• Infrastructure required for patients to be safely and effectively treated with approved psychedelics. Much symposium discussion centered around how psychedelic medicines should be responsibly used by healthcare providers once approved by FDA. For example, as noted above, speakers discussed the importance of incorporating psychotherapy with the use of psychedelic medicines. However, as the FDA does not regulate the practice of medicine, the FDA-labeled conditions for use of a product would not go into detail regarding supportive treatment that may be advisable (at most a label would say that a medication should be used under the supervision of a healthcare provider or as part of a treatment plan). Rather, it will fall to state medical boards and medical associations to provide recommendations and requirements regarding how to properly use psychedelic medications. To the extent that it is determined that such medications should be used in conjunction with psychotherapeutic support and/or that multiple practitioners should be present for patient dosing, this raises the question of how such services will be paid for.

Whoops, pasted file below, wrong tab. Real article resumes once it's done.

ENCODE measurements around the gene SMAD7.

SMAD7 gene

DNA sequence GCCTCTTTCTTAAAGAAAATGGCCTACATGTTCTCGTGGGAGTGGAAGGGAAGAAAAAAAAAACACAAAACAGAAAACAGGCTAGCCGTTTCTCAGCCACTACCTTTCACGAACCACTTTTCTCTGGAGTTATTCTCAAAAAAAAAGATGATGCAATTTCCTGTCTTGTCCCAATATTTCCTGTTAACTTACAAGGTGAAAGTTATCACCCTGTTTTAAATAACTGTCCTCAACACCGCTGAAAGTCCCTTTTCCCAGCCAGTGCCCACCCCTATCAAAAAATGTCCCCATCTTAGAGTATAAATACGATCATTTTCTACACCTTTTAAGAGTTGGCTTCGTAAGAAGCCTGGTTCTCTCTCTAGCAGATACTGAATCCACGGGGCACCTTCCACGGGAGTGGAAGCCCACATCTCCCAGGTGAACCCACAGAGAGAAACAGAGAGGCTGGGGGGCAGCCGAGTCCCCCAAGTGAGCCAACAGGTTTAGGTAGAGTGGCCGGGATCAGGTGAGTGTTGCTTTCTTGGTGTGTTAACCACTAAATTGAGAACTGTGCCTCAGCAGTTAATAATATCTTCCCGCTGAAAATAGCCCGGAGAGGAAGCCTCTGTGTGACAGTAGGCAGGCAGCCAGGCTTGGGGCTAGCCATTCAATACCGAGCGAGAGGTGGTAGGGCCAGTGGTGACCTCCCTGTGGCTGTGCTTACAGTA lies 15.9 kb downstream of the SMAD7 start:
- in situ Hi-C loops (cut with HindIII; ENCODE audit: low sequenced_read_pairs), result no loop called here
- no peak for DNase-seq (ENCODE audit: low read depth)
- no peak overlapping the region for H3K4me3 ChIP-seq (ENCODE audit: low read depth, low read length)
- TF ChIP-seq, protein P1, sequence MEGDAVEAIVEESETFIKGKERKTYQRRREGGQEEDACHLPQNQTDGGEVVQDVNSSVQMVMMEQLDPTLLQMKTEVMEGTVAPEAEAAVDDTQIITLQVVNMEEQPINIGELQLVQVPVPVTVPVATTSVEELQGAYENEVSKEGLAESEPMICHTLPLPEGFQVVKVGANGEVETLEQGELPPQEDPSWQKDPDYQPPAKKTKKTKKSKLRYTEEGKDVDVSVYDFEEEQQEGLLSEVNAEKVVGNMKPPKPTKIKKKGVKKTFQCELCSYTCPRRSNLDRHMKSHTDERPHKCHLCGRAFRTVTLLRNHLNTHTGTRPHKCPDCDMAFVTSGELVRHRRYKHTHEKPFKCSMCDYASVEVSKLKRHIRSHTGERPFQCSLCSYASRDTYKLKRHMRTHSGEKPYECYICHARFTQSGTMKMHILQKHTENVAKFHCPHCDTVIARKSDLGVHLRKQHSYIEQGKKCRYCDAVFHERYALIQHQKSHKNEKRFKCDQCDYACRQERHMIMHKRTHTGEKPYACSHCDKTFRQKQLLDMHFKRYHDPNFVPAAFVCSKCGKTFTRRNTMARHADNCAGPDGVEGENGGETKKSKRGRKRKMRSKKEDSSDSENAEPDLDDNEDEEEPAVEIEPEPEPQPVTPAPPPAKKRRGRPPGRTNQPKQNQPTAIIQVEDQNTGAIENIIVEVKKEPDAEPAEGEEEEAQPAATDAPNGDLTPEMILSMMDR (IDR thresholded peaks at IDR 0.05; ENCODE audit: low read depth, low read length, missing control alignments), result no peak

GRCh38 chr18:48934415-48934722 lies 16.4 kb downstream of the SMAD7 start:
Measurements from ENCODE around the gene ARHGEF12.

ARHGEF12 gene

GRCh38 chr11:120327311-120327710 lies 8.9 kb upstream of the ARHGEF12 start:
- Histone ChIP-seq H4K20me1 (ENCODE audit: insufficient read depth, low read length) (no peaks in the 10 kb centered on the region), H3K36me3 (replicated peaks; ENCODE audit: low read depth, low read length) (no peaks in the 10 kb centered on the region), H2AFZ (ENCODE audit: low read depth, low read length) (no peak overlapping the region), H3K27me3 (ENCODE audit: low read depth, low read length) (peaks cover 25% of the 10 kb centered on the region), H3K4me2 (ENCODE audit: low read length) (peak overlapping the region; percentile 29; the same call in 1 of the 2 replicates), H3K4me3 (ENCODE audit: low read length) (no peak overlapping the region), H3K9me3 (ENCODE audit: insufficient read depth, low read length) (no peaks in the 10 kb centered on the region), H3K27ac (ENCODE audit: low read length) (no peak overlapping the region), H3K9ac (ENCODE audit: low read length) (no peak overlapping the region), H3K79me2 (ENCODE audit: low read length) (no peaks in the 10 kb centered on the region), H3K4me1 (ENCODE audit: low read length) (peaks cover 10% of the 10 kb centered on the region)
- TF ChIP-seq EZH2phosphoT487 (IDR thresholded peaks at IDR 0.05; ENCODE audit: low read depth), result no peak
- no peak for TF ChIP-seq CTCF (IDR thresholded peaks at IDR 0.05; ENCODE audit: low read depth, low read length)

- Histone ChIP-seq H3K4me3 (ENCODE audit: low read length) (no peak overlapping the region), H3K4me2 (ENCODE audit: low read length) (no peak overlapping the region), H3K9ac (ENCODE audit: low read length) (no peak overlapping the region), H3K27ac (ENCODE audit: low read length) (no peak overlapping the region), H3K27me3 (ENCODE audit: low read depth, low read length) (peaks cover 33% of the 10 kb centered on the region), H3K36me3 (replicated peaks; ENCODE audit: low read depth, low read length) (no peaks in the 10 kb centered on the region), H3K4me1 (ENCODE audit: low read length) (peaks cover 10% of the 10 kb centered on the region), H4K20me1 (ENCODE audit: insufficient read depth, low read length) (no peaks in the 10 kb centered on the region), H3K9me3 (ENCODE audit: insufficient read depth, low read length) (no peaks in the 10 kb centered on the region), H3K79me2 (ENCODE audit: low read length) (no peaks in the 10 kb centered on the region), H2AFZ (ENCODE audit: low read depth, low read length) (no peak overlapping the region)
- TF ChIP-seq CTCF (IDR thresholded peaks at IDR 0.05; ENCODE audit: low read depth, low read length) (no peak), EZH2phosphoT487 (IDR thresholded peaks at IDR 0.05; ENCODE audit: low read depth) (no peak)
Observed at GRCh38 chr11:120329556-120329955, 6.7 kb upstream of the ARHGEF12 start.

Overall, psychedelic medications hold significant potential for the treatment of patients for a variety of medical conditions, including psychiatric and substance use disorders. However, despite this potential, companies developing these product candidates will need to grapple with multiple layers of regulation, including FDA, DEA, state boards of pharmacy, state medical practice boards, medical associations, and payors. Development of programs to study and seek approval of these products requires extensive knowledge of and background in the underlying regulatory structures, as well as significant planning to ensure that regulatory requirements are met. Accordingly, companies in this space should acquaint themselves with their compliance requirements and put systems and processes in place to ensure that they comply with the applicable laws and regulations, as well as the FDA’s study expectations.